Successfully reported this slideshow.
We use your LinkedIn profile and activity data to personalize ads and to show you more relevant ads. You can change your ad preferences anytime. premium walkthrough


Published on

How and what is premium

Published in: Internet
  • Be the first to comment

  • Be the first to like this premium walkthrough

  1. 1. The making of premium Dag-Inge Aas Tech lead
  2. 2. What is • Web-based video chat with no download, signup or login • An internal, independent startup in Telenor • Team of 20 people from 8 nationalities
  3. 3. Agenda • How we started creating premium • A little about how we work • How we went about solving our problem • What we ended up with
  4. 4. The beginning
  5. 5. Monetizing • Had lots of requests from people wanting to pay • We wanted to prove to ourselves that we were worth paying for • Some clear needs emerged • More people in the room • Customization options • Better screen sharing • Improved quality
  6. 6. Companies wanted to use us • We saw a lot of standup rooms • Bigger corporations wanted to buy enterprise licenses • Support for town hall meetings,
 broadcasting scenarios
  7. 7. Defining the problem we want to solve
  8. 8. What are the users problems? • Users want to pay for, but can’t • There isn’t enough room for the entire team in a single room • The quality is unreliable and unacceptable
 in group calls
  9. 9. Users want to pay for • Luxury problem when you get these requests • User won’t pay out of the good of their hearts
  10. 10. There isn’t enough room for the entire team • A clear need for 8+ calls • How many is many? When does a meeting stop being a meeting and start being a broadcast? • Are the people spectators
 or participants? • We can’t solve this without solving
 our third problem
  11. 11. Quality is unreliable and unacceptable in group calls • The core issue we were facing • No use adding more people, if we couldn’t solve this • No use charging money, if we couldn’t
 solve this
  12. 12. What is quality? • Quality can be any number of things, is it the number of pixels of video you send? A function of latency and jitter? • We define latency as the experience the user has during a conversation. • Does it flow naturally, does it feel real? Does it work as if you are in the same room?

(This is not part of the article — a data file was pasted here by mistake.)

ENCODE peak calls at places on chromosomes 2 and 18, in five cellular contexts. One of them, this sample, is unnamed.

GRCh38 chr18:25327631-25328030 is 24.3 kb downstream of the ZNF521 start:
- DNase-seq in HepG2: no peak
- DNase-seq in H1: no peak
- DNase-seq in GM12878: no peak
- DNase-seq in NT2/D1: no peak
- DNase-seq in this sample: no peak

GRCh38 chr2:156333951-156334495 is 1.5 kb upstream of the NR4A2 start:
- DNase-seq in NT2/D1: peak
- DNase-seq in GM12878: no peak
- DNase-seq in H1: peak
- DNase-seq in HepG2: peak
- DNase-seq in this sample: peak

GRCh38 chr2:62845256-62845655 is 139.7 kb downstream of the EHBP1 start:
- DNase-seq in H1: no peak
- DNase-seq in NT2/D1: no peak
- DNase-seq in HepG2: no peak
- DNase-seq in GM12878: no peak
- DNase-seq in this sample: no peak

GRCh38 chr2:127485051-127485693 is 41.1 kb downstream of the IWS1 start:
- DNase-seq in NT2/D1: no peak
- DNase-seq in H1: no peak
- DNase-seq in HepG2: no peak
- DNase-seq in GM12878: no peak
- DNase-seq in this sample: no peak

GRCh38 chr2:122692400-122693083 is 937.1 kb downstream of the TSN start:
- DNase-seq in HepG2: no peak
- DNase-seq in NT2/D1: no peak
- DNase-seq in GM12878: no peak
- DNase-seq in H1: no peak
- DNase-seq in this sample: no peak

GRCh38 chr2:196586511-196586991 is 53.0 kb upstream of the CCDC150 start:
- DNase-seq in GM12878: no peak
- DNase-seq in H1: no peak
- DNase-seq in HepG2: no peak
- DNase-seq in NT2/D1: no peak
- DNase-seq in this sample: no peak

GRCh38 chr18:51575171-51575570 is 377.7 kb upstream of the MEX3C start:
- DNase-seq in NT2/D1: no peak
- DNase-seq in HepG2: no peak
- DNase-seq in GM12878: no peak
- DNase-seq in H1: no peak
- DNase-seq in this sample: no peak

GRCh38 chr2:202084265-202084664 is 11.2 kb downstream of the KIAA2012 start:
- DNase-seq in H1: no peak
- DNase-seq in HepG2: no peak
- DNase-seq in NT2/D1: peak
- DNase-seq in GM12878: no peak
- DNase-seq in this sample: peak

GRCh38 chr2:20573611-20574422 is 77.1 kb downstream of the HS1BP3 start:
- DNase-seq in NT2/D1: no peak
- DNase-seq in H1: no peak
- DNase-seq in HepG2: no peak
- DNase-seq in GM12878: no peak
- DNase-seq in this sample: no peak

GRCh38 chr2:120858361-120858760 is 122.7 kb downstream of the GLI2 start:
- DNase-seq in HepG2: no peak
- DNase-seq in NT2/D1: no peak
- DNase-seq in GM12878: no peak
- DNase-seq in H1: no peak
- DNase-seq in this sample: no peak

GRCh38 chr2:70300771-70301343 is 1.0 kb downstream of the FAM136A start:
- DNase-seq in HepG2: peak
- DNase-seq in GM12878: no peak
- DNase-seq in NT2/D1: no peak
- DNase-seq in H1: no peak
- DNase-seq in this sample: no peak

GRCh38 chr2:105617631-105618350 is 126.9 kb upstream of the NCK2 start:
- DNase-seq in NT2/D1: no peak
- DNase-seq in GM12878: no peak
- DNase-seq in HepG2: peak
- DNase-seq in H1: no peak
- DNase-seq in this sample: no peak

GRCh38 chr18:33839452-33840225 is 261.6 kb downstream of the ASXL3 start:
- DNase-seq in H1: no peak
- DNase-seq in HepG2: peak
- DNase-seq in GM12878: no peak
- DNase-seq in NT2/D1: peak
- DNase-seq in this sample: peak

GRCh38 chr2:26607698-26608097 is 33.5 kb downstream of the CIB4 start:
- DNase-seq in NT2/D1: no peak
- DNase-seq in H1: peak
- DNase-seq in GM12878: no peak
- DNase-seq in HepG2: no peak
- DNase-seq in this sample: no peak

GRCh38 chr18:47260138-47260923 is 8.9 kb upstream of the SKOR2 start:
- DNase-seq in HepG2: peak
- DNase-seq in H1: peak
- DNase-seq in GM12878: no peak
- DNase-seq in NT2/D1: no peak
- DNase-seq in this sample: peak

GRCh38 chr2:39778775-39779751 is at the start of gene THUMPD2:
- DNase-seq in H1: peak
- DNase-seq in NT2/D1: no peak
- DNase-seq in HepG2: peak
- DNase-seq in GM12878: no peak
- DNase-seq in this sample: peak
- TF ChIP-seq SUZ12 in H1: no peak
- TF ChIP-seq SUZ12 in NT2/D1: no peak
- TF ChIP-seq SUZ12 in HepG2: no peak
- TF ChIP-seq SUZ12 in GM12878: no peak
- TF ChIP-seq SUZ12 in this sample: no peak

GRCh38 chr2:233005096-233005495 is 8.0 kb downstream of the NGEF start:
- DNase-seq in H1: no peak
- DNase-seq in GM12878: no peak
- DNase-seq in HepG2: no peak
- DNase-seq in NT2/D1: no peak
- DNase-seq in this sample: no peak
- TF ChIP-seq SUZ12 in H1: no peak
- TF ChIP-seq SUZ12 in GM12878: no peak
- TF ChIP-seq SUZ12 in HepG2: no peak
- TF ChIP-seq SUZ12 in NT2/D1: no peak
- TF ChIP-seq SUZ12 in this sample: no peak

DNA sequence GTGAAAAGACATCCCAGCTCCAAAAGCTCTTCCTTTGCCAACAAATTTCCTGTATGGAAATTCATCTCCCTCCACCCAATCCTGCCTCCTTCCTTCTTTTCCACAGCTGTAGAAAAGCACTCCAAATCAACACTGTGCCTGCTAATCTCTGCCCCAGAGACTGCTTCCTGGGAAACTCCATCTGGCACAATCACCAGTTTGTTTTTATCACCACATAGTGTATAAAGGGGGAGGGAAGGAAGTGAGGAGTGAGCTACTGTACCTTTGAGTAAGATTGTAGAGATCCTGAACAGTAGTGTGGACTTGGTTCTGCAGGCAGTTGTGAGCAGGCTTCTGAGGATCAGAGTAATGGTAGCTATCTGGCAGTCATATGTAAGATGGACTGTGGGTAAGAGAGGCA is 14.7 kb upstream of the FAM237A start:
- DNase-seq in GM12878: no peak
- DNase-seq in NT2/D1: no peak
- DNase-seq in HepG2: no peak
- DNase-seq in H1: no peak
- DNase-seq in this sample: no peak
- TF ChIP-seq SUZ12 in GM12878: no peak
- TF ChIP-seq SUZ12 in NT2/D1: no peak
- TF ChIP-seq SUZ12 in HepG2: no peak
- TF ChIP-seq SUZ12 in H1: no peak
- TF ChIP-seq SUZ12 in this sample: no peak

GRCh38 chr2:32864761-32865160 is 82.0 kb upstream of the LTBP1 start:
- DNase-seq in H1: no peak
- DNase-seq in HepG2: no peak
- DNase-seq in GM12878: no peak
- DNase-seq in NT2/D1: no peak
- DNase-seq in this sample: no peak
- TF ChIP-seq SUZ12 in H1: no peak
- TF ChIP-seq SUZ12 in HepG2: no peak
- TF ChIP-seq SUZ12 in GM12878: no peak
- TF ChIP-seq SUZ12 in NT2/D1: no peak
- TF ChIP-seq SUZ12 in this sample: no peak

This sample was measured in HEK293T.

13. 13. What is bad quality? • Latency in itself isn’t such a huge issue, the human brain is amazing • Variable latency is killer, the brain can’t adjust, social clues break down • So-so, mm, ja. We depend on small clues to keep conversation flowing
  14. 14. Solving the problem
  15. 15. We are peer-to-peer based • We believed peer-to-peer was the superior technology • Really wanted to solve the problem without going for the “obvious”
  16. 16. How can we improve quality? • The Internet is inherently variable • Jitter saves us most of the time, but when it gets too bad, things start to fail • Chrome estimates bandwidth by saturating the link, leading to packet loss • PeerConnections compete in a full-mesh network
  17. 17. RTCStats • • Queries on getStats() and creates aggregates. Currently at 500 features per peer connection. • Syncs to redshift for querying big datasets • connection-times-and-the-power-of-playing-around-with- data-ab11312737e9#.vrqtr3mlq
  18. 18. RTCStats
  19. 19. Network link conditioner to the rescue • Find the limits in a controlled environment • Not always enough, link conditioner is too static, we are looking for big events, not constant losses
  20. 20. Idea: Controlling bandwidth • b=AS:<bitrate> • Can be set dynamically on the receiving end • Set bitrate based on number of people in the room
  21. 21. Partial success • We were able to set the bandwidth, and even network- constrained endpoints worked. After 256kbit/s it was more or less unusable for video • Supersize looked bad, screen sharing ruined displayed resolution-based bitrate modification • Huge realisation when we compared our results to an SFU-based model
  22. 22. Solution: Selective forwarding • Support for more people in rooms • Handles supersize • Lower CPU requirement • Better stability and flow in group calls • It costs a lot more money
  23. 23. Our home-grown SFU • Written in JavaScript with some C-bindings • First working version was only 3000 lines • Globally distributed, uses full-mesh for discoverability of streams on different hosts • Multiple servers in each AWS region
  24. 24. Advantages of building your own • Full control and understanding of the component • Can build custom scaling, simulcast rules • Simulcast based on both network and displayed resolution • “Control your own core technology”
  25. 25. Disadvantages of building your own • You have to build it all yourself • There is a whole bunch of issues you didn’t think about beforehand • Learning how to count • From first prototype to first production use took us 10 months
  26. 26. Architecture • Each SFU provides signalling • Every user connects to their closest SFU using latency- based DNS ( • Global mesh network for peer discovery on publish/ subscribe • SFU requests stream, forwarded through Amazon network to closest exit node
  27. 27. AWS internal network eu-west-1 us-east-1 SFU 1 SFU 2 BobAlice -> ->
  28. 28. Premium
  29. 29. premium Upgrade your room to get extra features: • Up to 12 people in conversation • Better quality and stability • Improved screen sharing • Branding of room 
 $12 per room/month
  30. 30. Try for free! Use coupon code: WEBRTC-JP for one month free
  31. 31. ありがとうございます !